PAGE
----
WordPress 6.1 changes replace the function
to improve performance and reduce CPU usage.
Another improvement targets get_default_block_editor_settings(), which contains the wp_max_upload_size() function. The system will only use this function when a user is able to upload files. The system still consumes many resources, particularly on huge sites or multisite.
Therefore, developers have added a condition into the variable wp_max_upload_size() so that it only calls when the user is in a position to download files to reduce resources while also reducing the loading time. So, as your WordPress current version has these bugs and if you are one of those webmasters who were affected by these bugs, we recommend that you download the latest version of WordPress as soon as possible.
Block Editor Updates
Block editor becomes a fundamental element of WordPress core. Each WordPress update is usually accompanied by adjustments. WordPress 6.1.1 maintenance release is no exception in that it contains more than 20 bug fixes for the block editor that is integrated into the WP Core. Here are several notable enhancements.
Apply Borders and Padding for the Table Block
WordPress’ current version of Gutenberg had a glitch with table inconsistencies between the editor on the site and the front end. If people added the block they added, it was covered by a border inside the editor of the site, and it wouldn’t show on the front end.
A Gutenberg pull request has resolved this issue by placing the table’s border in front of the user as normal. You’ll also be able to view the table’s border adjustments from your browser’s interface. The border has a standard padding amount of 0.5 percent for each column in the table.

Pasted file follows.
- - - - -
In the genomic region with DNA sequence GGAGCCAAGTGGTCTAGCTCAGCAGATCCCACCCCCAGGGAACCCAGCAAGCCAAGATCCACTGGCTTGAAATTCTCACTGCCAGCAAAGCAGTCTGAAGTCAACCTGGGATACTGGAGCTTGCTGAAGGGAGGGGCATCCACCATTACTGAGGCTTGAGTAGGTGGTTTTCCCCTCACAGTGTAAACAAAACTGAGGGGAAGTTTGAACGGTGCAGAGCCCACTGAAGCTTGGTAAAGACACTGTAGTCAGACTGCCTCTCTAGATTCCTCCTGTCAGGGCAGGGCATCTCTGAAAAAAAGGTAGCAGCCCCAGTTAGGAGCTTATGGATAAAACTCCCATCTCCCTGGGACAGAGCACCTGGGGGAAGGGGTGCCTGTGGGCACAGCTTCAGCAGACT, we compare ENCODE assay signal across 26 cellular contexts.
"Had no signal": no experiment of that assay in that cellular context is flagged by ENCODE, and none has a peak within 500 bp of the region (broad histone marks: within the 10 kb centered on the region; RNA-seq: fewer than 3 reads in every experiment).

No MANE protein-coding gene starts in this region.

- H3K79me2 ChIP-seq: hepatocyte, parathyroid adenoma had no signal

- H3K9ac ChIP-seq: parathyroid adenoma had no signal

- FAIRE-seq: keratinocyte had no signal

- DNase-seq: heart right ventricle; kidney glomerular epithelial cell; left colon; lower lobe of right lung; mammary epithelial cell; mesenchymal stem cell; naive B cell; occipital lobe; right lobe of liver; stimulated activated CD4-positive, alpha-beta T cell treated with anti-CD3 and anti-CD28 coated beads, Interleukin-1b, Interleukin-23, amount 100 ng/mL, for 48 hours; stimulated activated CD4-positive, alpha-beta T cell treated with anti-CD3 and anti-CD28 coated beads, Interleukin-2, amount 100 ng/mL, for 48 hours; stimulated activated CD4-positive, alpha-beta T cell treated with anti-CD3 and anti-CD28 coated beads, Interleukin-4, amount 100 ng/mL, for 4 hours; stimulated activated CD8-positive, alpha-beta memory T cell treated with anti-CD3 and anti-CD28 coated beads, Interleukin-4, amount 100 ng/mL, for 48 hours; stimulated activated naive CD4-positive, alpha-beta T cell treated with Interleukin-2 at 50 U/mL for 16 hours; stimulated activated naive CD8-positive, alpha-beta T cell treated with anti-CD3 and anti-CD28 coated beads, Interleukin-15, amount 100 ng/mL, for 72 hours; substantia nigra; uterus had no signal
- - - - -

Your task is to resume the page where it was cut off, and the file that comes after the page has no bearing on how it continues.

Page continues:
Restore Paragraph Inserter
WordPress 6.1 release date was November 1, 2022. In this release, the team has eliminated the block inserter function for the blank blocks of paragraphs. It turns out that many users depend on this portion of the UI to build additional blocks. WordPress 6.1.1 has restored the feature.
But you can add a different block to fill in the blank block by typing “or,” after which you’ll get the block’s title. For example, if you want to add an image block that replaces the paragraph block that is empty, simply enter “/image”, and you’ll have the option to include the image in your block.
Font Size Constraints for Typography
Fluid Typography is a fascinating new feature available with WordPress 6.1; it automatically adjusts the font’s size in accordance with how large the screen is. The user can switch on fluid type as well as decide the font size to be used in the theme.json file.
However, this feature does not have any restrictions on font size since there’s no set minimum for the size of fonts. So the user or the theme designer might set the wrong value as the minimum font size in the theme.json file by mistake and thus compromise the readability of the file.
WordPress 6.1.1 introduces a limit on the size of fonts to 14 pixels which is equal to 0.875. As a consequence, the text on the front page won’t be too small, regardless of whether the font size limit within the theme.json file is set to be smaller.
Download the Latest Version of WordPress
With the WordPress 6.1.1 features, various bugs have been fixed. Certain of them are associated with serious mistakes, and that’s why we suggest updating your WordPress website every time you can in order to avoid problems. See WordPress official page to download WordPress 6.1.1.